How 3 Schools Implemented University-Wide Captioning
Updated: March 16, 2021
Captioning and accessibility policies are not one size fits all, but there are common practices among top universities who have nailed university-wide captioning that other universities can implement.
Below we explore the common practices between the University of Washington, the University of Arizona, and the University of Wisconsin that have led to a successful implementation of a university-wide captioning solution.
Tip 1: Campus-wide accessibility policy
The first step to achieving university-wide captioning is to implement a university-wide accessibility policy that includes captioning.
That top-down commitment sends a message across campus that accessibility matters, and that the university will support each member of the community to achieve this vision.
At Washington, Arizona, and Wisconsin, their accessibility policies are published publicly on their website. But simply making a statement is just the first step, and each of these three universities certainly don’t stop there.
Each unique policy clearly defines the expectations and conditions for each element in the policy. They provide links to resources, checklists, and contacts that faculty, staff, and students can use to comply with the policy.
Tip 2: Prioritize captioning
Going hand-in-hand with a detailed accessibility policy is also a clear statement signifying a campus-wide commitment to captioning.
The exact workflow for captioning differs at each institution, but ultimately they all place the responsibility on the content creators.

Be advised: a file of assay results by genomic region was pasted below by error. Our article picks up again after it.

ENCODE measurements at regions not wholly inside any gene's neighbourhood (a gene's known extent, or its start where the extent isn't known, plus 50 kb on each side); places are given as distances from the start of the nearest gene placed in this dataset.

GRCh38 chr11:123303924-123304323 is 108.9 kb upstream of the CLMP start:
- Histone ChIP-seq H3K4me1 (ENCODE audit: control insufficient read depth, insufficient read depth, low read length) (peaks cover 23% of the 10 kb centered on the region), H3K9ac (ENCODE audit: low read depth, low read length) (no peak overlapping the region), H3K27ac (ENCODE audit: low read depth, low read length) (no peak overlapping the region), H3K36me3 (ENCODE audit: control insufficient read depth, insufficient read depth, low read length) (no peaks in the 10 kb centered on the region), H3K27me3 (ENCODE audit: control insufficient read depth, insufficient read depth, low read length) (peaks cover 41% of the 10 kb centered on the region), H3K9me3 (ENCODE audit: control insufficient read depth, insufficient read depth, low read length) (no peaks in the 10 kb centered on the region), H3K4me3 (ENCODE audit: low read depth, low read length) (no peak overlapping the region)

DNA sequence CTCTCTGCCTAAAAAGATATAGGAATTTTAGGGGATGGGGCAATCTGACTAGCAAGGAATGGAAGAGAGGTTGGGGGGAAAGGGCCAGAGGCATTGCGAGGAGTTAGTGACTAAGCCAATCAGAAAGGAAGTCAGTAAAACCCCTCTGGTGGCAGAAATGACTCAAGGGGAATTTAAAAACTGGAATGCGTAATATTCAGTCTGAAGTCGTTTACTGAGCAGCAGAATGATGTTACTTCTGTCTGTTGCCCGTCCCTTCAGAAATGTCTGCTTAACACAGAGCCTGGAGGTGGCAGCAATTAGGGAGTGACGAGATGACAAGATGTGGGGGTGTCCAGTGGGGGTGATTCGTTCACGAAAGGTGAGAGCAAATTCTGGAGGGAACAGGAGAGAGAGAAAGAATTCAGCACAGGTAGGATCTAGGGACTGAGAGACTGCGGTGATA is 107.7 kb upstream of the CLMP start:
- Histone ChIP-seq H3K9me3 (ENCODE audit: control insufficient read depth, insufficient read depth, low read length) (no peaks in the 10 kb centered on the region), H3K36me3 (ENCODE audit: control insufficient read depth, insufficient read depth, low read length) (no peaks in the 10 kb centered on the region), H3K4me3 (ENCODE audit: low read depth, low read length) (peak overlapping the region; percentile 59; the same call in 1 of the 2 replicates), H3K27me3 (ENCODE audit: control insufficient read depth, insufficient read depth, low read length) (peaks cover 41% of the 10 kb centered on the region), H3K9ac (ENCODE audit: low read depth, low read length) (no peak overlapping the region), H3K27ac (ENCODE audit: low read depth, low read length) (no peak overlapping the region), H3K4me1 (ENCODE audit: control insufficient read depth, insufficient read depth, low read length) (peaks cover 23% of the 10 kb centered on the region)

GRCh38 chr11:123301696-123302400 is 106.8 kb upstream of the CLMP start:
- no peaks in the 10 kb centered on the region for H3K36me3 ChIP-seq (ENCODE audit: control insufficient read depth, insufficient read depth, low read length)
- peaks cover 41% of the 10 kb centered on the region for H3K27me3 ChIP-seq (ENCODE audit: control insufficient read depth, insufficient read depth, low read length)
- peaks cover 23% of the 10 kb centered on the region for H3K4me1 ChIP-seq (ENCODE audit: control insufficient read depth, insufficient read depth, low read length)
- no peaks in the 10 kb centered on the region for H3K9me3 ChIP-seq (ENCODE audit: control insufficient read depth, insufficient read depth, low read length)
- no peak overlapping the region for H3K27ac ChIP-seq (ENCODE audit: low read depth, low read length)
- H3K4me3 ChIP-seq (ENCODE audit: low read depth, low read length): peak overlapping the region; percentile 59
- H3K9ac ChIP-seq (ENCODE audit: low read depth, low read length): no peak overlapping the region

Tip 3: Spreading awareness
When a university places the responsibility of captioning on the content creators, it’s important that they don’t just send them into the captioning trenches unarmed.
Too many times faculty are sent out with only a grain of knowledge on proper captioning practices. They know they have to do it, but they are unsure of how and what they should be captioning. As a result, motivation to comply rapidly dwindles, leading to unwarranted complaints from students, or even worse, costly lawsuit.
The key to avoiding this debacle is to spread awareness.
At Washington, Arizona, and Wisconsin, the accessibility team works to touch every department on campus (the key here is works).
Emails are effective in spreading a message, but pair them with in-person workshops, trainings, and the occasional surprise visit and soon enough everyone on campus will be an agent for accessibility.
While all three universities focus on these gorilla-style messaging practices, there are a few key differences that are tailored to the campus culture.
At the University of Washington, training and education efforts are provided for staff but focused on the key stakeholders like the content creators.
At the University of Arizona, the responsibility to caption is placed on the departments and units, therefore Disabilities Resource Center outreach specialist work with these facets to ensure they have the proper tools and resources to then relay the expectations to faculty and staff. The key to Arizona’s strategy is to create accessibility champions in each department that are tasked with disseminating the information to the rest of the campus.
In addition, they make it their mission to be a constant presence on campus, attending various meetings, presentations, and reaching out to people asking, “How can we make this project more accessible?”
At the University of Wisconsin, the Media Services team works closely with faculty to create engaging content, and they always top off conversations with how they can make the content more accessible.
Tip 4: Organizing a team
What’s the point of an initiative if you don’t have anyone backing it up?